SwimmingHow 200 IM Record-Smashing Swim Stacks Up

How 200 IM Record-Smashing Swim Stacks Up

Kate Douglass in History: How 200 IM Record-Smashing Swim Stacks Up to Other Huge Drops

The possibility of the first-ever sub-1:50 performance in the women’s 200-yard IM was very real entering the NCAA Championships, with Virginia teammates Alex Walsh and Kate Douglass both sitting ticks away from that barrier. But then Douglass delivered a performance best described as jaw-dropping. A swimming fan perusing results without watching the race would likely see the time of 1:48.37 and assume there was a mistake.

Nope. Douglass really knocked 1.71 seconds off that record (0.43 per 50), a whopping 1.7% improvement over the previous mark.

It takes a truly special performance to break a record by that much, and circumstances are surely somewhat responsible: Douglass had never raced the 200 IM at an NCAA Championships before this season, so there was plenty of room to drop. She was slated to swim the event in 2020 before that meet was cancelled due to COVID-19, but in each of the last two years, Douglass picked the 50 freestyle for Thursday instead.

So what is the precedent for stunning swims of that nature? Here are some of the best women’s short course yards records from previous years.

Katie Ledecky, 1000 Freestyle, 8:59.65 (2015): The closest comparison in recent memory is the amazing 1000-yard performance by Katie Ledecky in 2015, where she swam a time of 8:59.65 to knock more than 11 seconds off Katie Hoff’s existing American and U.S. Open records of 9:10.77. That is about 0.56 seconds per 50 and a 2.0% improvement. Ledecky has broken 12 U.S. Open records (and 13 American records) in short course yards in her career, but she broke the 500 and 1650 records on so many occasion. Just one time in the 1000, and the biggest drop.

Lilly King, 100 Breaststroke, 56.30 (2018): The breaststroke star broke nine individual American records over her four years at Indiana, including six records in the 100-yard event over the four years. The biggest drop was more than a half-second at the 2017 Big Ten Championships, months after her breakthrough performance at the Rio Olympics when she won gold in the 100-meter breast. In that swim, she dropped 0.275 per 50 and 1.0%.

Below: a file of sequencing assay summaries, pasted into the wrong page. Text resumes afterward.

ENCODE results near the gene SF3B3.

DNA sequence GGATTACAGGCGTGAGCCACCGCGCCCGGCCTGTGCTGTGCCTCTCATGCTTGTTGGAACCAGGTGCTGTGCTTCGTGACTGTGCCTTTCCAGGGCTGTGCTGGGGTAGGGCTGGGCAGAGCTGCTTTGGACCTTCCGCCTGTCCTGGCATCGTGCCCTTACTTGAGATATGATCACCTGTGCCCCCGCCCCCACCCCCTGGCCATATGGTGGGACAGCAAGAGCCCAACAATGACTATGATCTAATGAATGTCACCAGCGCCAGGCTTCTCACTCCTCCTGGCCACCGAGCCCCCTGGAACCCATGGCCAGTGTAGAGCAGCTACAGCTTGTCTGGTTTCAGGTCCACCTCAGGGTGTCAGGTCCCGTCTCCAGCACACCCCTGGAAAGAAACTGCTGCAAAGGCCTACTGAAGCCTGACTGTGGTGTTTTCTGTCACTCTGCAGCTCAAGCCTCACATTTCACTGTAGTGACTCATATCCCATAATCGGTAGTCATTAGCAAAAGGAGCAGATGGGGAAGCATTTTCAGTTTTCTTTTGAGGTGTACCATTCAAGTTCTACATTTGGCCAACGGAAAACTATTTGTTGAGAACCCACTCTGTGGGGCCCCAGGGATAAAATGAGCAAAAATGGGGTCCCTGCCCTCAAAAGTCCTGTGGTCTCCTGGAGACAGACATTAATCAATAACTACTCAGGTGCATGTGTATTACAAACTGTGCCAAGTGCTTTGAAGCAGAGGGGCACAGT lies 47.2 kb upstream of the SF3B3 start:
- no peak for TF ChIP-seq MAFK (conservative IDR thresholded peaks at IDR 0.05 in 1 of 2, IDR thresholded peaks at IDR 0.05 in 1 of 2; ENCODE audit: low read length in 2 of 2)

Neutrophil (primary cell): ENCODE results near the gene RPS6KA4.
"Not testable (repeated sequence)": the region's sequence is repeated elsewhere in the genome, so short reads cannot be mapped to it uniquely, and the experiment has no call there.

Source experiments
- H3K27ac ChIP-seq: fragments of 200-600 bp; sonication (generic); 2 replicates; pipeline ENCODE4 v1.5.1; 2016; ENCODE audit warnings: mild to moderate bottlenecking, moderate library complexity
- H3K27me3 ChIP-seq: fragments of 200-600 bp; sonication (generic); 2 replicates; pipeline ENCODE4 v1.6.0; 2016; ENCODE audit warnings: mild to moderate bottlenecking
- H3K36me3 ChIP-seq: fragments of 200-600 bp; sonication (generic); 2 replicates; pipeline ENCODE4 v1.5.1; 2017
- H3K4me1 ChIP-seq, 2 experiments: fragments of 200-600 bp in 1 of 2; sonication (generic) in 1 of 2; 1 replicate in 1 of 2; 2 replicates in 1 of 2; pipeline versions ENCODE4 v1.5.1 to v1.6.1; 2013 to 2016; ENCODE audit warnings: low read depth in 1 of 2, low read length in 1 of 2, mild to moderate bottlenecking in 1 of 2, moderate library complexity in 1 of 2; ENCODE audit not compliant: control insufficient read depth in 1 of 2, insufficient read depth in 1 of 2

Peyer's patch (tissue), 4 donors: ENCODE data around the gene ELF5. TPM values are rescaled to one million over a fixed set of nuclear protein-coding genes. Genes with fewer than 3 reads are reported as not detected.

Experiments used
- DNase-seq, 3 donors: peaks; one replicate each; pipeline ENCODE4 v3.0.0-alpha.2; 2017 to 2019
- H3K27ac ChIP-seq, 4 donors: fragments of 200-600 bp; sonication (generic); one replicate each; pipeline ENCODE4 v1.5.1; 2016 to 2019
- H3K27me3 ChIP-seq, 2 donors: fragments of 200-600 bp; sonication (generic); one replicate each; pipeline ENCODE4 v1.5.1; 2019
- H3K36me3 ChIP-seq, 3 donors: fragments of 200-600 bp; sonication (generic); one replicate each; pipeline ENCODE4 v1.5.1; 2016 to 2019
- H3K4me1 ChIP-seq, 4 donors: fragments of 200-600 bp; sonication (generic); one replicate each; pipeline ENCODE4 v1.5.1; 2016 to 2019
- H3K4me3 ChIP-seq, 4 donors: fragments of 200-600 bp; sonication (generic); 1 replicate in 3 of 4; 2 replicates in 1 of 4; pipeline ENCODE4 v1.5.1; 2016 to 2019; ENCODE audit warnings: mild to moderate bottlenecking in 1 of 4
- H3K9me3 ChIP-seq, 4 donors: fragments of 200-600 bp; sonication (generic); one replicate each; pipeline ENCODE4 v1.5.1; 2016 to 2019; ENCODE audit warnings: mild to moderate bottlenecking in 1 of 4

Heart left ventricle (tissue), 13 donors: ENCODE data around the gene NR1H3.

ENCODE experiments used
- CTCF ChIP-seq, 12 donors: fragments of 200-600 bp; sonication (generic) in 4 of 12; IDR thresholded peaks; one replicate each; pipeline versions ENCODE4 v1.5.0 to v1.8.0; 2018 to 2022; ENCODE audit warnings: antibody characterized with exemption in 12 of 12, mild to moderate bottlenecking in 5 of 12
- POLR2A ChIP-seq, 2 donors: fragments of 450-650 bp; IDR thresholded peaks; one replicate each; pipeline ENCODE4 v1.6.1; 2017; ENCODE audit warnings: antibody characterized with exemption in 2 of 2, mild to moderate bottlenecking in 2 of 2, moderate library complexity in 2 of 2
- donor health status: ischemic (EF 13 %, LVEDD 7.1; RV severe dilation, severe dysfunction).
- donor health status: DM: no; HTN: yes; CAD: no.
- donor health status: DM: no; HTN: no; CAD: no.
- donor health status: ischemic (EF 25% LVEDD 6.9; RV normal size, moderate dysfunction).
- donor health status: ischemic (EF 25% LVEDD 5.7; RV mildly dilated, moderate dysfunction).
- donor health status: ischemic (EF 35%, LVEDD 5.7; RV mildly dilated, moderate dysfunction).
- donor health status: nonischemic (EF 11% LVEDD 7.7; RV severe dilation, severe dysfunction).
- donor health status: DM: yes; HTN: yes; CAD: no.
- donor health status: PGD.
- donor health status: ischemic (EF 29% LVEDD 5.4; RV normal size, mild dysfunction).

Beata Nelson, 100 Backstroke, 49.18 (2019): At the 2019 NCAA Championships, Wisconsin’s Beata Nelson crushed the previous 100 back record previously set by Regan Smith by almost a half-second. That 0.48-improvement (0.24 per 50 and 1.0%) is the largest drop in the event in previous years, just a little bit ahead of Katharine Berkoff’s 48.74 last year that made her the first woman to ever break 49.

Ella Eastin, 400 IM, 3:54.60 (2018): It was perhaps the validating performance of Ella Eastin’s career. The former Stanford star was swimming in the shadow of her Olympian teammates (Ledecky and Simone Manuel in particular), and after winning NCAA titles in the 400 IM her first two years, now Ledecky was jumping into that event after recording the fastest time ever at the Pac-12 Championships. However, Eastin jumped all over that race and won by three-and-a-half seconds over Ledecky, breaking the existing record by almost two seconds, a drop of 0.24 per 50 and 0.8%.

Natalie Coughlin, 100 Backstroke, 49.97 (2002): In 2002, Natalie Coughlin set records in the 100 fly, 100 back and 200 back that would last a generation. Most stunning of all was the 100 back, where she became the first woman ever under 50, and that record of 49.97 would last for 15 years until Stanford’s Ally Howe broke it at the 2017 Pac-12 Championships. A full record progression is not available, but prior to Coughlin’s arrival on the national stage, no woman had ever broken 52. In 2001, Coughlin won the NCAA title in 51.23, so she dropped 1.26 seconds (0.63 per 50 and 2.5%), but it’s unclear if that came in one swim.

Elizabeth Pelton, 200 Backstroke, 1:47.84 (2013): At the 2013 NCAA Championships, Cal freshman Elizabeth Pelton became the first woman in history under 1:48 in the 200 back, and this record is remembered as a huge drop. In reality, Pelton only dropped a half-second from Gemma Spofforth’s previous record of 1:48.34 (0.125 per 50 and 0.5%), but that swim occurred during the polyurethane suit era of 2009. But even though the record was broken by a small margin, Pelton was more than two seconds quicker than the previous best non-suit winning time at an NCAAs (Kate Fesenko at 1:49.92 in 2010). That drop is 0.52 per 50 and 1.9%, which would be one of the highest-ranked performances on this list.

So yes, this effort by Douglass was special. Among the swims in the last 10 years, only Ledecky’s 1000 free beats this 200 IM in percent improvement or by-length improvement, and none of the other notable swims were even close. Yes, circumstances had plenty to do with the dazzling nature of the swim, but so what? She beat a 200-yard record by 1.71 seconds and handily defeated two world champions who each went faster than any other woman had before. Douglass deserves every bit of recognition for that.

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